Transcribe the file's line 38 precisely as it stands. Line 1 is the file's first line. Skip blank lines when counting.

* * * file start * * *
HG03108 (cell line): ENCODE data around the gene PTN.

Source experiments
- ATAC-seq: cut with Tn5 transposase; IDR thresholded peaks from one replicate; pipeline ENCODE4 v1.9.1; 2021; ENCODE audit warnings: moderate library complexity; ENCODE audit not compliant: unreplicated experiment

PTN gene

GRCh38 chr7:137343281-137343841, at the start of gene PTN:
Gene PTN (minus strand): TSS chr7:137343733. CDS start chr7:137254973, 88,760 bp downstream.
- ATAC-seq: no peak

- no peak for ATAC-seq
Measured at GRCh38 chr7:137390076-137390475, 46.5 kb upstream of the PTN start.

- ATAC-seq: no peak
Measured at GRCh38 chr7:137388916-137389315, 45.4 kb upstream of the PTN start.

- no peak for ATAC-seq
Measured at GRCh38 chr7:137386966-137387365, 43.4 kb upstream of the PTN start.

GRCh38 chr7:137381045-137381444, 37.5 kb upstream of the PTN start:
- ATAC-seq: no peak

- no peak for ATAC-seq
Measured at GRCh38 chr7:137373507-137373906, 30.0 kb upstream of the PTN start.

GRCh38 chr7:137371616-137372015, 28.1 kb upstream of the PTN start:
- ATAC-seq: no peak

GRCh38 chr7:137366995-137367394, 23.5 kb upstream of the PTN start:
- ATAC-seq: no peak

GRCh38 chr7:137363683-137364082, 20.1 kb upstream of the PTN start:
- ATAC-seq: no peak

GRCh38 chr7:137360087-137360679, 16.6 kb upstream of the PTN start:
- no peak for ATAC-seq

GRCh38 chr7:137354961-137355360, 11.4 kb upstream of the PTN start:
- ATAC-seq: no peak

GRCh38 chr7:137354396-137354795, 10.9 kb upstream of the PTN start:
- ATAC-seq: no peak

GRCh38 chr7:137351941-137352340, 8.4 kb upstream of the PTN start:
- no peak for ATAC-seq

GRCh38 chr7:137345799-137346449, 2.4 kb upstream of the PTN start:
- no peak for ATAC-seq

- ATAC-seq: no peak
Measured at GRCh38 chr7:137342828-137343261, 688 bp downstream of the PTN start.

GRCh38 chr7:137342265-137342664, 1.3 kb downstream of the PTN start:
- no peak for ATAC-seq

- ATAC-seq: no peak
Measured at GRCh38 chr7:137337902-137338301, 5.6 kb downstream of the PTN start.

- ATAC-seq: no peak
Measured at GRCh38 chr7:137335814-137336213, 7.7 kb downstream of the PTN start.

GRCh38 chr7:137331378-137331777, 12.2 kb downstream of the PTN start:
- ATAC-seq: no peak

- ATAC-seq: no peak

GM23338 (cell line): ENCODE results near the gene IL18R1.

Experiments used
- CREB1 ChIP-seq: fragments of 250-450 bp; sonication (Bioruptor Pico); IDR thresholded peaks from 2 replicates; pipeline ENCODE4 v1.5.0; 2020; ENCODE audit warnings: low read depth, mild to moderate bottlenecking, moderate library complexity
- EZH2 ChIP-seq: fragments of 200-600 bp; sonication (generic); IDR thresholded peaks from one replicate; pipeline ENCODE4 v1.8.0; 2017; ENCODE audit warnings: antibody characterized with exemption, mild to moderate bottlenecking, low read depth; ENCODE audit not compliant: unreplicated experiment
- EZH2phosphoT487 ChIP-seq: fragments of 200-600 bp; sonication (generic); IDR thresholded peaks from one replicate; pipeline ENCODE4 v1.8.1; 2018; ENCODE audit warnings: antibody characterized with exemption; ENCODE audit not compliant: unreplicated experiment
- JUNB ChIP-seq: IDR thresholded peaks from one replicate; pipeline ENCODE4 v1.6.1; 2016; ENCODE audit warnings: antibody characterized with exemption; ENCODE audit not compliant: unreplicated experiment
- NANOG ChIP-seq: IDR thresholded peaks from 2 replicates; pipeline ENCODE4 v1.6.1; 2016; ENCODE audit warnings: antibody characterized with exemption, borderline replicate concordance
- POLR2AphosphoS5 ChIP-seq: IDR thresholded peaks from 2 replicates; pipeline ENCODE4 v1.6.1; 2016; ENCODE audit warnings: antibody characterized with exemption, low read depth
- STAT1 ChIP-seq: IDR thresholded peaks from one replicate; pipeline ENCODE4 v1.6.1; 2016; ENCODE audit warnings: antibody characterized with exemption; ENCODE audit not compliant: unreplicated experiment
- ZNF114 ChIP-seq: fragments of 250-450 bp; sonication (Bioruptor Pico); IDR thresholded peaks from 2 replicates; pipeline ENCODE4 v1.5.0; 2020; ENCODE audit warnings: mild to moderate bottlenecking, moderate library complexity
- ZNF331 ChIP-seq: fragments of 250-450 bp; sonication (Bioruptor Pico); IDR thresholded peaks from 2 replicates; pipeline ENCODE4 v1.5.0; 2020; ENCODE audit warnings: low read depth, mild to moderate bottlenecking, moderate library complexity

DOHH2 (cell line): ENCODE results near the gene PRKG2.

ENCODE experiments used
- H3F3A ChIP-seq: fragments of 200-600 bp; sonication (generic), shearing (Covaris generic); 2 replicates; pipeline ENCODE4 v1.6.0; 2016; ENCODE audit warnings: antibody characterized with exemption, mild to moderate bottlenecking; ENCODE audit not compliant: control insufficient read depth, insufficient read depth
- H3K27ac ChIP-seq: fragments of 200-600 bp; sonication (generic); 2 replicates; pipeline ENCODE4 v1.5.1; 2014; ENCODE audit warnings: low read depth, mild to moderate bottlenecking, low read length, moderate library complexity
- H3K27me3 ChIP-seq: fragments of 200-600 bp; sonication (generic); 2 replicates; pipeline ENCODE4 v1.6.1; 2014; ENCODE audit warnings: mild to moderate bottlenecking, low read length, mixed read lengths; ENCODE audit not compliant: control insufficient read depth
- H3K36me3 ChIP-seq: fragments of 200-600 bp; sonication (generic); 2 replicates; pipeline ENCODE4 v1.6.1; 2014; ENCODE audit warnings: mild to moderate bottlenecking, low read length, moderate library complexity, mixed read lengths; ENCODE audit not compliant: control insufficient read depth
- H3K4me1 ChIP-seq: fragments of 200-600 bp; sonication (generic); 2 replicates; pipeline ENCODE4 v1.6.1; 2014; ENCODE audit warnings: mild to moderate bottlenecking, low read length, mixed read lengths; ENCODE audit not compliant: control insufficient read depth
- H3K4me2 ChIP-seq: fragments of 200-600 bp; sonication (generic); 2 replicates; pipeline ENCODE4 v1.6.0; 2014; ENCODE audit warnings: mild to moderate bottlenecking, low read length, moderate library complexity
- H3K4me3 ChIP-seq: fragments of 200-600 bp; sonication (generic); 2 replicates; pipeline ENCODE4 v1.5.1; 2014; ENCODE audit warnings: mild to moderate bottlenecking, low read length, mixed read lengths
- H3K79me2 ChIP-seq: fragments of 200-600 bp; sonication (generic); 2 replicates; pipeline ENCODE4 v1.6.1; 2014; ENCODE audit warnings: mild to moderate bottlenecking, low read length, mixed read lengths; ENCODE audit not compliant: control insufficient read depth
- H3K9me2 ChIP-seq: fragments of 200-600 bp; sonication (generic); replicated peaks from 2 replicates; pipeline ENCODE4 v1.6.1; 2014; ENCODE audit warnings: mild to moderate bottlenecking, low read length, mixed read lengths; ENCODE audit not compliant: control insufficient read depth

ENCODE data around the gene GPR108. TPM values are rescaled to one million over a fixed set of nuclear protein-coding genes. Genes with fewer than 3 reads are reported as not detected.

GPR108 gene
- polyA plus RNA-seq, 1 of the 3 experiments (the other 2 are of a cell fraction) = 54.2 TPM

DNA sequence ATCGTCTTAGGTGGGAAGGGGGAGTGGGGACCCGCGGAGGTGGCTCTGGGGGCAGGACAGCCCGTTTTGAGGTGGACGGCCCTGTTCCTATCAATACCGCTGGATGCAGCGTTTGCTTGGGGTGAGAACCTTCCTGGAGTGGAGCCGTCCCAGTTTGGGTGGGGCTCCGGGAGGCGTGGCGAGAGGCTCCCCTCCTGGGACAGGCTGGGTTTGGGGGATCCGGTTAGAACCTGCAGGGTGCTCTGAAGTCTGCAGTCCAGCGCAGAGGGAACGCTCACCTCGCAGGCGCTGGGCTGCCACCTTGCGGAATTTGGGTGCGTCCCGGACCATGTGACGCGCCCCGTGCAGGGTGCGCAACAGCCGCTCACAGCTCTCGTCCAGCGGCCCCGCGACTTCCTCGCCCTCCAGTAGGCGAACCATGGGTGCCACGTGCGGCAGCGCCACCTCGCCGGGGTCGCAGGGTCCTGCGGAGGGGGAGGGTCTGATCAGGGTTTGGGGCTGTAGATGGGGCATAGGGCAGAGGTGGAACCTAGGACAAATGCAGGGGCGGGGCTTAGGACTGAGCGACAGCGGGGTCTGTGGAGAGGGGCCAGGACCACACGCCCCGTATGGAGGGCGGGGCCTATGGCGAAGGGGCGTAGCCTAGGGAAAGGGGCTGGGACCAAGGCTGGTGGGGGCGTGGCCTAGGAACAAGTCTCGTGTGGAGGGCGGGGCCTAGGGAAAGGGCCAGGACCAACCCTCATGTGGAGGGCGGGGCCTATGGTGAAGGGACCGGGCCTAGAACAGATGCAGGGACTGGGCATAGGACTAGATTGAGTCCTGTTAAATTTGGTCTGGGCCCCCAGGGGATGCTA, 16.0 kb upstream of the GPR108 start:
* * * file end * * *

- ATAC-seq: no peak